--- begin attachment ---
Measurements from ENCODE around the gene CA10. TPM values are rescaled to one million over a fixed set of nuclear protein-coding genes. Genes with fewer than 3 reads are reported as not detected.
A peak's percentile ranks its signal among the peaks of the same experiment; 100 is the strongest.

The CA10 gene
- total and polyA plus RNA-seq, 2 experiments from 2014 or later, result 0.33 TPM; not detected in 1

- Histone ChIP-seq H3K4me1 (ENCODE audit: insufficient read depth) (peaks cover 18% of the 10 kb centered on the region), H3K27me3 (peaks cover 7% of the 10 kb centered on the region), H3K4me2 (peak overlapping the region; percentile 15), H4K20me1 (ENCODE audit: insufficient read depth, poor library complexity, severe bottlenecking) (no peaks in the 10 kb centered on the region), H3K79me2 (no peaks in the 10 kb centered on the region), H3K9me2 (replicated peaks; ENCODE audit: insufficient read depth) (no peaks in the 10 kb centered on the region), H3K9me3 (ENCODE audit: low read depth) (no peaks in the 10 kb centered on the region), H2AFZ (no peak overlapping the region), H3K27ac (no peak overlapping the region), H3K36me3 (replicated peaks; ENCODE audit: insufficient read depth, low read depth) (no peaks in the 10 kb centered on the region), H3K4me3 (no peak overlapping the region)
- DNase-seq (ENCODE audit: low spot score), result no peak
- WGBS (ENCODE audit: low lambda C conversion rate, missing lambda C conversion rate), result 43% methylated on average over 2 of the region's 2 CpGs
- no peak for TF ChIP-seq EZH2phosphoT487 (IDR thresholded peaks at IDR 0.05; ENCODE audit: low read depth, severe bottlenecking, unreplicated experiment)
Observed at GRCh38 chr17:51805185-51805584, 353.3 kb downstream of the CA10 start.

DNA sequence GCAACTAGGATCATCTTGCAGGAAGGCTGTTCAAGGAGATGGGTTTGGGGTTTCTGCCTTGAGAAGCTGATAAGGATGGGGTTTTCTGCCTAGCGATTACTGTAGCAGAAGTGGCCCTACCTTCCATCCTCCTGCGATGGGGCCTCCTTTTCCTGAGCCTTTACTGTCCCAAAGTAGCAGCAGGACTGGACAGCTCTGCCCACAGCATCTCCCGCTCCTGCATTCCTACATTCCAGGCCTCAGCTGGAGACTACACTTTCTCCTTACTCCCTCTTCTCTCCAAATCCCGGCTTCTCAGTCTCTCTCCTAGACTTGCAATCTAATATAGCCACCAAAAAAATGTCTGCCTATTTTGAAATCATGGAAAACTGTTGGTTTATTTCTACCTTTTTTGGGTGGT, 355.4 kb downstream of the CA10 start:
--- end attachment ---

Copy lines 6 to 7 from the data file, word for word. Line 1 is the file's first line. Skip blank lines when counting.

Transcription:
- DNase-seq (ENCODE audit: low spot score), result no peak
- WGBS (ENCODE audit: low lambda C conversion rate, missing lambda C conversion rate), result 43% methylated on average over 2 of the region's 2 CpGs